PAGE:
As everything from watches to refrigerators becomes connected to the internet, concerns about data security and privacy are growing. A new research project anchored at the IT University of Copenhagen will help European developers create IT services and products that meet the ethical standards of both consumers and the law.
Researchers at the IT University, together with five partners, have received €2 million from EU’s Horizon 2020 program for a project aiming to help European IoT developers build products and services that comply with ethical guidelines.
The project, called VIRT-EU, focuses on the development process for the Internet of Things (IoT) technologies –objects like smartwatches, cameras, refrigerators and Barbie dolls that are equipped with sensors and connected to the internet. Although these technologies can make life easier and better, the large amounts of data they collect can also put users at risk of surveillance and unwanted use of personal information. The project will investigate how entrepreneurs and designers of new IoT devices think about this tension – and what can be done about it.
Ethics in the design process
The researchers will engage in dialogue with the people who design these technologies, explains project lead Irina Shklovski, Associate Professor at ITU.
If we want to address what our digital future is going to look like, we need to understand the people who are building it. We also may want to intervene into their process. Because complaining about the technologies after they have been built is too late
Together with IoT developers and entrepreneurs in innovation hubs like Barcelona and London, the project partners will look at developer ethics in practice to develop guidelines and tools that will make ethical considerations such as whether and how to collect and utilize personal data, an integrated part of the design process – benefiting both users and developers.
Developers are really just doing their best. They are expected to do privacy right on top of trying to develop new technologies. We believe that we need to help those who are designing our future to design it in such a way that it will be a future in which we actually want to live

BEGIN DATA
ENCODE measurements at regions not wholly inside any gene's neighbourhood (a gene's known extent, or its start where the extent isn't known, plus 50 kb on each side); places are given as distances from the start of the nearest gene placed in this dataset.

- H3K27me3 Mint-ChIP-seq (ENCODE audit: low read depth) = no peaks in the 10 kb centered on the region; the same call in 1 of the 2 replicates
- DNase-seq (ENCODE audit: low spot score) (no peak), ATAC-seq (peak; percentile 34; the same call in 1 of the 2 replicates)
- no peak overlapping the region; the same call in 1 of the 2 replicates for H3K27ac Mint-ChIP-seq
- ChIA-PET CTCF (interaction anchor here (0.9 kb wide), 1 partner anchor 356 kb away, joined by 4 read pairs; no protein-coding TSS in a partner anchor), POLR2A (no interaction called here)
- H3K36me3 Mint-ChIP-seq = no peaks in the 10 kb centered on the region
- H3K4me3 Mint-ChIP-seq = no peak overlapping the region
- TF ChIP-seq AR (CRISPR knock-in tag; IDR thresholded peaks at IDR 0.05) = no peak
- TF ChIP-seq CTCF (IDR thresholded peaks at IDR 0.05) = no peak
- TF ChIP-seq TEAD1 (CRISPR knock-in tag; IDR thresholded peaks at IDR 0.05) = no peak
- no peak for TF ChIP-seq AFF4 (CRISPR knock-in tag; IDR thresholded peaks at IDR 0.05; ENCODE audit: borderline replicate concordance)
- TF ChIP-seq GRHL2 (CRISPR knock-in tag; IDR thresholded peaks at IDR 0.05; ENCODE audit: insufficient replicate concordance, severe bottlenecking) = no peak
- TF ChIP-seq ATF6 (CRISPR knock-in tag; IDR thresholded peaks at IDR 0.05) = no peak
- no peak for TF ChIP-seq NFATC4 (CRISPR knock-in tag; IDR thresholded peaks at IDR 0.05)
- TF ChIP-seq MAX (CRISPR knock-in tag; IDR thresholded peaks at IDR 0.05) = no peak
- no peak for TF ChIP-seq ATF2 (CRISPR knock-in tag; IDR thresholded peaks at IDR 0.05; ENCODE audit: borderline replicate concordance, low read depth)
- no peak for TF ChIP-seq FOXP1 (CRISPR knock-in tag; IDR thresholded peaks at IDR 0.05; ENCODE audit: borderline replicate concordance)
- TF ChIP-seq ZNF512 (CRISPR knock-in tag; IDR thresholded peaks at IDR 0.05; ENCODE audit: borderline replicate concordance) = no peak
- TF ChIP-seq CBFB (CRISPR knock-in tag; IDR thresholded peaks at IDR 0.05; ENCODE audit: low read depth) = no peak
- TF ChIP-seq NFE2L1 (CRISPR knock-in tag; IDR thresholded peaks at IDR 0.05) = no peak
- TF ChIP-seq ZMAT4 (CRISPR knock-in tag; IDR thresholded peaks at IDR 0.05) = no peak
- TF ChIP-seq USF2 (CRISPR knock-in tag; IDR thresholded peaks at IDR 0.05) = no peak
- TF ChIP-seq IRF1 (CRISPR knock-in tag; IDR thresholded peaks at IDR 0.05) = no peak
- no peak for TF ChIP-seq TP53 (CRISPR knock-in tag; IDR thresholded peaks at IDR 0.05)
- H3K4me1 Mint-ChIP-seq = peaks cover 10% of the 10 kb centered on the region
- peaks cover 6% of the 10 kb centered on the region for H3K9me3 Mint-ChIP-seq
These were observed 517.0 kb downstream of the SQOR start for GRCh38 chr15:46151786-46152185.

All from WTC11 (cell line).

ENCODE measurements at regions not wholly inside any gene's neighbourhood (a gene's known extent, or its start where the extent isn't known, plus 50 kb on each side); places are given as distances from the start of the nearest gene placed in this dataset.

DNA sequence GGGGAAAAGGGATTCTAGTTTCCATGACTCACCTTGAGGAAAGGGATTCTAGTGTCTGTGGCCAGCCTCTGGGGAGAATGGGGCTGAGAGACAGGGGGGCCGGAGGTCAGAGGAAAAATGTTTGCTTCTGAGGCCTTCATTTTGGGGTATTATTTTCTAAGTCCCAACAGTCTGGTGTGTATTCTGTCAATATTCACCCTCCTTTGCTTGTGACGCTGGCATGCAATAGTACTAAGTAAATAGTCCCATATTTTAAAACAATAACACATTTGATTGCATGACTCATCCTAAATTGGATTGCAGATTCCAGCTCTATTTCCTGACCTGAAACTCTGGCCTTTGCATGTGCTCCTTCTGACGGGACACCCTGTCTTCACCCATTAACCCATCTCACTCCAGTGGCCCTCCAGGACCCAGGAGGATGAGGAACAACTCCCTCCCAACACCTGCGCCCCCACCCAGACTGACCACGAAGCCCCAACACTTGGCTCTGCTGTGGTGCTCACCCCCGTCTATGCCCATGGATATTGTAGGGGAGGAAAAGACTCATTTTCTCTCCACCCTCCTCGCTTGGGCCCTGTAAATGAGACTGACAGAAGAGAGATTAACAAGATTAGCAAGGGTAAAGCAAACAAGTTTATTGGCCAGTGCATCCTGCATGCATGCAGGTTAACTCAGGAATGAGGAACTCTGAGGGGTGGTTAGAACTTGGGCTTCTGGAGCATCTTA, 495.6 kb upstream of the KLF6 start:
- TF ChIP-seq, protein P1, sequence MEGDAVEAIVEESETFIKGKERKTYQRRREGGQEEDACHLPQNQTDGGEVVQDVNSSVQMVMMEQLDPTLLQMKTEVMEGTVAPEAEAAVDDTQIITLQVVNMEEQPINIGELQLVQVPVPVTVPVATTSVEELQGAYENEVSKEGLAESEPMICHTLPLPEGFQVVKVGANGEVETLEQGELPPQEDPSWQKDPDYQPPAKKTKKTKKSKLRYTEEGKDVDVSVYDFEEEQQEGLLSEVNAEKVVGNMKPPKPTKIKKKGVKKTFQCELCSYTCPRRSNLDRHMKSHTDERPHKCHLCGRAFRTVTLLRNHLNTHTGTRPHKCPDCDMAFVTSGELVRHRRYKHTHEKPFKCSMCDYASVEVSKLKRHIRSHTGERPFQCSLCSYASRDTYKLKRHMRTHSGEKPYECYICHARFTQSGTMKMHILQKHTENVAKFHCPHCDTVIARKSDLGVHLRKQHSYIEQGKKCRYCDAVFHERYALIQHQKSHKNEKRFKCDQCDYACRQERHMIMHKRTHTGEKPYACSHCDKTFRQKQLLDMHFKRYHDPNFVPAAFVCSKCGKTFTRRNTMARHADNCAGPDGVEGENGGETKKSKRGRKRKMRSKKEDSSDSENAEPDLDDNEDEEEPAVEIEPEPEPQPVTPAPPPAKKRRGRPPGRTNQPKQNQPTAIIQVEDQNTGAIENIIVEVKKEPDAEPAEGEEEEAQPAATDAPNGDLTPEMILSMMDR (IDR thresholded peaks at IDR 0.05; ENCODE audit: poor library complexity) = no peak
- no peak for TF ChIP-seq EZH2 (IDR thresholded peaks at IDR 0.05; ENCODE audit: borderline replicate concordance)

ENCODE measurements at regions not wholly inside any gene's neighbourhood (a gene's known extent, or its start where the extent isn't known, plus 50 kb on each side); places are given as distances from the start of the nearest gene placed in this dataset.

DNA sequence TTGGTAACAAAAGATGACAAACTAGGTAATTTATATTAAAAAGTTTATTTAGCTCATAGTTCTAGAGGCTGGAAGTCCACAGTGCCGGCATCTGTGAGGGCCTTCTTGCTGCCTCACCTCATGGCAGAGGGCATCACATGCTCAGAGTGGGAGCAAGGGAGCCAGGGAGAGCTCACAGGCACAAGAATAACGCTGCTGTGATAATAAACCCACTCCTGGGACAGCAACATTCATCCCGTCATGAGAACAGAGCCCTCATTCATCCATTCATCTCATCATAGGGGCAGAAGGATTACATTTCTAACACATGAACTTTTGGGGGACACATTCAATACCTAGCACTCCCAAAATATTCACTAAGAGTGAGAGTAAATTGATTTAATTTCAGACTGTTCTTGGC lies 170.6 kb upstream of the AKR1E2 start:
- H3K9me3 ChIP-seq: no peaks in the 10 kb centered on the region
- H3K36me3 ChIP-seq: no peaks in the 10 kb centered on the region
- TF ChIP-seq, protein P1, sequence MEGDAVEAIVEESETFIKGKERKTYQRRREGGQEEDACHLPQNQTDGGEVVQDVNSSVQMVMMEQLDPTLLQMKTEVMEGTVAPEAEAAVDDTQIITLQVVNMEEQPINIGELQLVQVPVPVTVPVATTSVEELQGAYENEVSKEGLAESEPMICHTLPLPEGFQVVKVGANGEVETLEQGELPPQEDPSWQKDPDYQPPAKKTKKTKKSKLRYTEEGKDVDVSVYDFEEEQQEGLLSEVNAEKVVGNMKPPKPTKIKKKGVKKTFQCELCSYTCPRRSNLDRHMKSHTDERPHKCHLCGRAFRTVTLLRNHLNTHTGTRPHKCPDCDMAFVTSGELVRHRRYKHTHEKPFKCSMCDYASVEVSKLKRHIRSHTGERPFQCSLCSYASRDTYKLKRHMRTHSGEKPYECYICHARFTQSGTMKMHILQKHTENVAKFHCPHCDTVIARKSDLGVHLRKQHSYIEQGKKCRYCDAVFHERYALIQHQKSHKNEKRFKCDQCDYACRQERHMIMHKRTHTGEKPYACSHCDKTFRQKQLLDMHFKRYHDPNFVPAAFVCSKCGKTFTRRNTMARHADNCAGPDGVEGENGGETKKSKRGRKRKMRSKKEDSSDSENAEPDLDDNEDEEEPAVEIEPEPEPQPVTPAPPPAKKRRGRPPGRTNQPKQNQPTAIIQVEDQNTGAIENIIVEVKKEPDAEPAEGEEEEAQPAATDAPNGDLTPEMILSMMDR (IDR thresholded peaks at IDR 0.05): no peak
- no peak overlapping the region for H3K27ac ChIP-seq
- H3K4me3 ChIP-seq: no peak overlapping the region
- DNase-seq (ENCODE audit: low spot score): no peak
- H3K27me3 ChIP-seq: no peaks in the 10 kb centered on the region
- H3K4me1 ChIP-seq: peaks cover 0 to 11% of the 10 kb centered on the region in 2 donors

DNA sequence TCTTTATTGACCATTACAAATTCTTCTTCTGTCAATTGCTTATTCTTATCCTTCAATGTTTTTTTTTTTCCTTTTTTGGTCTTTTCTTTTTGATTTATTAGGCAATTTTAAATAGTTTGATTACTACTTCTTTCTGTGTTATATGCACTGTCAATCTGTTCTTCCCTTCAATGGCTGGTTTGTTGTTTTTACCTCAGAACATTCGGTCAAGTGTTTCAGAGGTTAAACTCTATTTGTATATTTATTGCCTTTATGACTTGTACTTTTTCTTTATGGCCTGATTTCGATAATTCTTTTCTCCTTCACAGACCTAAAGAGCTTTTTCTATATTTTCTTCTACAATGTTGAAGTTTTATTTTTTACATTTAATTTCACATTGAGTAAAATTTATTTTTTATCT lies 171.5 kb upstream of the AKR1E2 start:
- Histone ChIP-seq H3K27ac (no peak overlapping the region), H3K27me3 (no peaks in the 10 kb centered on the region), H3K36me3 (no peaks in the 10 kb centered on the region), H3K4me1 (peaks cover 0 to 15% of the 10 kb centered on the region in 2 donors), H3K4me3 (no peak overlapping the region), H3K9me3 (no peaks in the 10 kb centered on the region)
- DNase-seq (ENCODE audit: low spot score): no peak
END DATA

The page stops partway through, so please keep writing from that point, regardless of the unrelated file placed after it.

says Irina Shklovski.
What is the Internet of Things?
Internet of Things is a popular term for physical objects with sensors, which share data with other devices through the Internet. The term covers everything from mobile phones collecting location information using GPS, to trashcans automatically alerting the garbage truck when they are full.
IoT can make everyday life easier and smarter, but also raises concerns about user privacy and security as data collected by the devices can potentially be hacked or used for purposes that make users uncomfortable.
An example is the attack on the American infrastructure company Dyn in October 2016, in which hackers exploited the vulnerability of unsecured IoT cameras, DVRs and routers. As many of the passwords of connected devices had been left on ‘default’ and their firmware was not updated, it was possible for the hackers to network these IoT devices together and use them for a massive Distributed Denial of Service (DDoS) attack. The attack brought down many major online services including Twitter, Spotify, Netflix and Amazon.
European regulatory jungle
The goal of the project is largely to support the European IoT community, which has tremendous economic potential. An EU report from 2015 estimated that the market value of the European IoT will exceed one trillion euros in 2020.
However, many companies launch their products outside Europe due to the complex EU data protection laws. The regulatory jungle will only become denser when the new General Data Protection Regulation comes into effect in mid-2018.
Startups in particular often realize that they do not have the capacity to ensure that their products comply with the European legal framework. So they go to the US to launch their product, because there is much less regulation. This means that Europeans are more likely to develop for the US market than for European market, and Europe is not well served by that
says Irina Shklovski
Ethics as a competitive advantage
Irina Shklovski hopes that the tools developed in the project will contribute to more companies choosing to stay in Europe.
I think there is enormous potential in designing technology that is ethical at its core. If the technology developed here is both innovative, high-quality and treats data in an ethical way, that’s a competitive advantage
Project launch on January 12 from 1.30 -3.30pm
As part of the project kick-off, experts from the VIRT-EU consortium will give four public talks on the legal, ethical and design perspectives of the Internet of Things. Read more here.
About the project
VIRT-EU is funded by a grant of 2 million euro from EU’s Horizon 2020 programme.
From ITU, researchers Irina Shklovski, Rachel Douglas-Jones and Luca Rossi and two PhD students will participate.
In addition to ITU, the project has five European partners: London School of Economics (UK), Open Rights Group (UK), Uppsala University (SE), Politechnico di Torino (IT) and Copenhagen Institute of Interaction Design (GB).
Irina Shklovski, Associate Professor, phone +45 7218 5363, email firstname.lastname@example.org
Vibeke Arildsen, Press Officer, phone 2555 0447, email email@example.com